For instance, in a fire suppression system, by applying an electrical signal to the relay, the circuit breaker will be tripped for additional protection. These relays can be employed for various commands of this nature.

An undervoltage relay operates when the voltage falls below a specified level. Unlike a shunt trip relay, it remains energized, and when the voltage drops below the predetermined threshold, it will trip the breaker for enhanced protection.

Now, regarding air circuit breakers (ACB), they are a type of electrical switch available in the market for current ranges from several hundred to several thousand amperes. They are known as air circuit breakers because they extinguish arcs within a chamber of air.

These switches have adjustable settings, even in delays and trip thresholds, making them highly suitable for protecting sensitive equipment. They feature electronic control and sometimes incorporate microprocessors, allowing commands to be issued to the breaker via a network or remotely, enabling it to be tripped and reset.

Air circuit breakers (ACBs) possess extremely high current interruption capabilities, making them particularly useful in providing maximum protection for power plants.

Now, let’s delve into the Residual Current Circuit Breaker (RCCB). This type of electrical switch operates by comparing the phase and neutral currents. If there’s an imbalance between these two currents (indicating current leakage to ground), the RCCB detects this imbalance and cuts off the current within 30 seconds to protect the circuit.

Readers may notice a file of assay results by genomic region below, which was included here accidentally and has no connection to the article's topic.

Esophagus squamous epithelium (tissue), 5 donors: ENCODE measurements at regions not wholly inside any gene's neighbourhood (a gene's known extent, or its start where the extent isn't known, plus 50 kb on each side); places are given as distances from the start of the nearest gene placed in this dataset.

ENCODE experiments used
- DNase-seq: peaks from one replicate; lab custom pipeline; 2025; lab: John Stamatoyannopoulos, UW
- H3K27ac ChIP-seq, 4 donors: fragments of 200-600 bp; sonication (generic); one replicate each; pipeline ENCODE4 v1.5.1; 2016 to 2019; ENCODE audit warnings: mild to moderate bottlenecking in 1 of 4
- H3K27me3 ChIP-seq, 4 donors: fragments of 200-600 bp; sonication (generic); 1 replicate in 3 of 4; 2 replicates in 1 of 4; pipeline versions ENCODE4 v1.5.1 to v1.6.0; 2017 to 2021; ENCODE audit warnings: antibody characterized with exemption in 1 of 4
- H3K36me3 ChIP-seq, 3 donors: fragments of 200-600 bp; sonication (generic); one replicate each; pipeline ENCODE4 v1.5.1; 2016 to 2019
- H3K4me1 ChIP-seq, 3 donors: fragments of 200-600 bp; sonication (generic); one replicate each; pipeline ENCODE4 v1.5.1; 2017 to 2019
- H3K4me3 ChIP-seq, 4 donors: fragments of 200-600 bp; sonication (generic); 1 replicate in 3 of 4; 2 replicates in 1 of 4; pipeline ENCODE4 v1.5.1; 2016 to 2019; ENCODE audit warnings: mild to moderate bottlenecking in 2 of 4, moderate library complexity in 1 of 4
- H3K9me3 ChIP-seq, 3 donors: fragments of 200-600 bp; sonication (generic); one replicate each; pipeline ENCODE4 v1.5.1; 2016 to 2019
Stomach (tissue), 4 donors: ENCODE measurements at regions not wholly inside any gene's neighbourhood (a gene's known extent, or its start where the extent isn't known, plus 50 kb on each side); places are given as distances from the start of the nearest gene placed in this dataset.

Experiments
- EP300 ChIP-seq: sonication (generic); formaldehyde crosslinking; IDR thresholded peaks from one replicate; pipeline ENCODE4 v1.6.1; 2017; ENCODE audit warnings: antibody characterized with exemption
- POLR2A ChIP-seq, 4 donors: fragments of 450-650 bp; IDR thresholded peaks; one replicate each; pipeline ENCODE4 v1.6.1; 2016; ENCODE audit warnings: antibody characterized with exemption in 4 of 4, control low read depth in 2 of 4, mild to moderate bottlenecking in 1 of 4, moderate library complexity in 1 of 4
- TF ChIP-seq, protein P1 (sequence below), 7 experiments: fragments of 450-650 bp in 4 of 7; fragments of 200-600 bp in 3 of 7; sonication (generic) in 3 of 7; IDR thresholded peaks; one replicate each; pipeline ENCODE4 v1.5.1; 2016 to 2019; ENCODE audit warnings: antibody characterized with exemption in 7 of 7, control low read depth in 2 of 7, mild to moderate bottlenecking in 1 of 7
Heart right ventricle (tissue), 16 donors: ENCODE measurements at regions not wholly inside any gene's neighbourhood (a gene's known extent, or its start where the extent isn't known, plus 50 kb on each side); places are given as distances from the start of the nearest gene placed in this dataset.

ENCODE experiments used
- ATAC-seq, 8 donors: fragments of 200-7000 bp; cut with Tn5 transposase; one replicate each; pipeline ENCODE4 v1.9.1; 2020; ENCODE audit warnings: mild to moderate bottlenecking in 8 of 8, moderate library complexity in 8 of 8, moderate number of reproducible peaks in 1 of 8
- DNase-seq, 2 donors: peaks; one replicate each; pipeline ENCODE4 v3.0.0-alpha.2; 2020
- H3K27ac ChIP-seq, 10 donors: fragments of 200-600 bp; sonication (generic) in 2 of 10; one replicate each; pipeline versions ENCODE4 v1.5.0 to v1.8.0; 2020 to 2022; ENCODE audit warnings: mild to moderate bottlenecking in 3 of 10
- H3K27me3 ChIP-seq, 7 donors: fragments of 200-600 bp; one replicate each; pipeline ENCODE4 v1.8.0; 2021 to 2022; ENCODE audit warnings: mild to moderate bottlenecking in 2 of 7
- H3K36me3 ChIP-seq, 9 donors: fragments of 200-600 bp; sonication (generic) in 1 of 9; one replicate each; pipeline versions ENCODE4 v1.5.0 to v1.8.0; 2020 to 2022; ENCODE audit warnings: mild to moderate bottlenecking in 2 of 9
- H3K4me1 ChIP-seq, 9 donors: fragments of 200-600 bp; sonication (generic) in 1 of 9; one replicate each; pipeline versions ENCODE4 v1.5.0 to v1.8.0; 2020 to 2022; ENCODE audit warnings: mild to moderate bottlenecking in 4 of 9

RCCBs are primarily used to protect circuits with currents of 10 and 30 milliamperes. This level of current is so low that it prevents the occurrence of dangerous shocks.

Sudden changes in electrical loads can lead to short-circuit currents to ground, especially in older appliances. For instance, when the motor of an old freezer turns off, the switch quickly cuts off the current. These switches are highly sensitive and act swiftly to maintain the desired level of protection.

What type of switch is an RCBO or a combination Residual Current Circuit Breaker with Overcurrent Protection? Residual Current Circuit Breaker devices are not used for protecting against overload currents; rather, their function is solely to detect phase and neutral current imbalances. Therefore, these switches cannot be used to protect against overcurrent faults or short circuits of any magnitude because they lack the ability to detect such faults and could potentially lead to disastrous outcomes.